In this lesson, students get to put together everything they've learned about inequalities. They'll write, solve, and graph the solution sets in this lesson.
Students work independently on the Think About It problem. The purpose of this problem is to have students access everything they know about inequality problems. After 3 minutes of work time, I ask for a volunteer to share his/her work on the document camera. As the student is sharing, I ask the rest of the class:
Because this lesson does not contain new material, I complete a few problems with students as Guided Practice before they move into partner and independent practice. I want to be sure that students are comfortable with all of the steps. Going through guided practice with the class allows me to identify which students might need extra support during work time.
For Problem 3 students need to determine which inequality symbol is needed for the solution set. If students struggle with this problem type, I try a more scaffolded approach by having them start without a variable:
This approach usually helps students to move ahead quickly.
I ask students work together on the Partner Practice problems. As they work, I circulate around the classroom. I am looking for:
I am asking pairs:
Before students move to Independent Practice, we discuss Problem 6 as a class. I want students to see that there are an infinite number of possible answers here. I have one pair share the inequality that they wrote for the multiplication problem. I then ask for another group to share their inequality (I identify the groups I am going to call on while I am circulating). I ask the class which one is right. Once we've determined that both are correct, I ask the class if any other group has a different inequality that works for the graph.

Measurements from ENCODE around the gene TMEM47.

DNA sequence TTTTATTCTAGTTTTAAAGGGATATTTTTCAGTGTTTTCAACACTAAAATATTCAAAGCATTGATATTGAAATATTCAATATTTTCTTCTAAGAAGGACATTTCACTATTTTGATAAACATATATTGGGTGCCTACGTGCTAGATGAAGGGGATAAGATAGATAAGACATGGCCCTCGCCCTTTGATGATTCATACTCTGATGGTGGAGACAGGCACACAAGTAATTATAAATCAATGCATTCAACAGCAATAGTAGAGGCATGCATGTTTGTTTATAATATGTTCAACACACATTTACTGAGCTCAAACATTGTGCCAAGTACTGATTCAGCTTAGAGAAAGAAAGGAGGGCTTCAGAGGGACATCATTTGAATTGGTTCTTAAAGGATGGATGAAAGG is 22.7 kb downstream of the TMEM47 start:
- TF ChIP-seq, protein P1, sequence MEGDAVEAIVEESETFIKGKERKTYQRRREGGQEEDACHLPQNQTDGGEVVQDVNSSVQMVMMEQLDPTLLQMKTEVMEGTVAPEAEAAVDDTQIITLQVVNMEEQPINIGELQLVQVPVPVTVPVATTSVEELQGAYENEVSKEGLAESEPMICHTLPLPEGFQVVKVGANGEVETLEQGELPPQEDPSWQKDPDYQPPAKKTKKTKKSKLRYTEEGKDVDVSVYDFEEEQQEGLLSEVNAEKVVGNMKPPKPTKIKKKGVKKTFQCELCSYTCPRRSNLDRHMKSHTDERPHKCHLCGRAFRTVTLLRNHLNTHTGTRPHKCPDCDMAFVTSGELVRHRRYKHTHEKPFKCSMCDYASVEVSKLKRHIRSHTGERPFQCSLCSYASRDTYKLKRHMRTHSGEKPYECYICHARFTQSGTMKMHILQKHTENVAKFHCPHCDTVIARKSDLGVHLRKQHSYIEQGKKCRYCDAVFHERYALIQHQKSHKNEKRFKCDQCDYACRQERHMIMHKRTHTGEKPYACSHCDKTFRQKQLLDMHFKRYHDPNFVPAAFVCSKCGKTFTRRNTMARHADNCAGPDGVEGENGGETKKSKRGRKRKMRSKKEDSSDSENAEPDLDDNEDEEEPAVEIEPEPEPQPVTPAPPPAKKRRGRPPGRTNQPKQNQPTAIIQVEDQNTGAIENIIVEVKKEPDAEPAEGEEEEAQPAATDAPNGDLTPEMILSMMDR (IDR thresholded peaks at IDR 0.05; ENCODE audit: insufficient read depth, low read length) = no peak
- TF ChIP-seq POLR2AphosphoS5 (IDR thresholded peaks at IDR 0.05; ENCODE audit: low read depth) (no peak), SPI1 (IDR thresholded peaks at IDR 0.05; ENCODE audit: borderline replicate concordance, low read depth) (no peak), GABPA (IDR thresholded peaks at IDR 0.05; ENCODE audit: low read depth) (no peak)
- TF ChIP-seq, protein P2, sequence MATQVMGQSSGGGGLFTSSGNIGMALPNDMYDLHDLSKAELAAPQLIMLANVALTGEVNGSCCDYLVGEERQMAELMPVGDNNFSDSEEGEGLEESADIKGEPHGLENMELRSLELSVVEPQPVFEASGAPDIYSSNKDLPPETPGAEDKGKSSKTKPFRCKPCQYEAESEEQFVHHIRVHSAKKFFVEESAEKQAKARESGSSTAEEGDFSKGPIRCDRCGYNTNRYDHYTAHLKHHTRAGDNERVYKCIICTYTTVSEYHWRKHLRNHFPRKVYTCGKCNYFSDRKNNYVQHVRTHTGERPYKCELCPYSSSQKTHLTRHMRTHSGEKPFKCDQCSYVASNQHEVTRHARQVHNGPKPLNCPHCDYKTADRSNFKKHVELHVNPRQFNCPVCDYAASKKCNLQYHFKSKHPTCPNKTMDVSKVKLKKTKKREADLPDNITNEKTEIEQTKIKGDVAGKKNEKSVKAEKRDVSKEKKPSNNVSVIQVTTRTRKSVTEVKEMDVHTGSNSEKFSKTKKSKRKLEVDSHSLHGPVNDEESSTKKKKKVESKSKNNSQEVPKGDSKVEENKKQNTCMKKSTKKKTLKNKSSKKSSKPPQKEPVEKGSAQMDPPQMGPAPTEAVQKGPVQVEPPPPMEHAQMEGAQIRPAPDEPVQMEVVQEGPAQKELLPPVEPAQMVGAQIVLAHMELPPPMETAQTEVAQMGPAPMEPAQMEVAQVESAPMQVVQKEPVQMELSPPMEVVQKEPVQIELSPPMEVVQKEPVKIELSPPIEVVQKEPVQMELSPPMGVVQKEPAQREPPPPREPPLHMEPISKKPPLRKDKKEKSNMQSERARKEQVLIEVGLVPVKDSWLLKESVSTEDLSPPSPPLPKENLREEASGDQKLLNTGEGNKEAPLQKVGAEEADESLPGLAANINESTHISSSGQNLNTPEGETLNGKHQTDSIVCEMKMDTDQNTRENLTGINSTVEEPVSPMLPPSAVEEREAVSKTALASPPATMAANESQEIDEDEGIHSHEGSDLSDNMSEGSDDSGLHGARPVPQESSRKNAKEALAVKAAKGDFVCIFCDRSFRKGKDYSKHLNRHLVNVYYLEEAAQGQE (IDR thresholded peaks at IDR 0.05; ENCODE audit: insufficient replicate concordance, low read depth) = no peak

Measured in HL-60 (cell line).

Students work on the Independent Practice problem set. As they work, I circulate and look for and ask the same questions as I did during the partner practice.
After independent work time, the class comes back together. I pull a popscicle stick to cold call a student to share his/her work to Problem #8. The student displays his/her work on the document camera, and I ask the class for positive and constructive feedback about the work.
Students then work independently on the Exit Ticket to end class.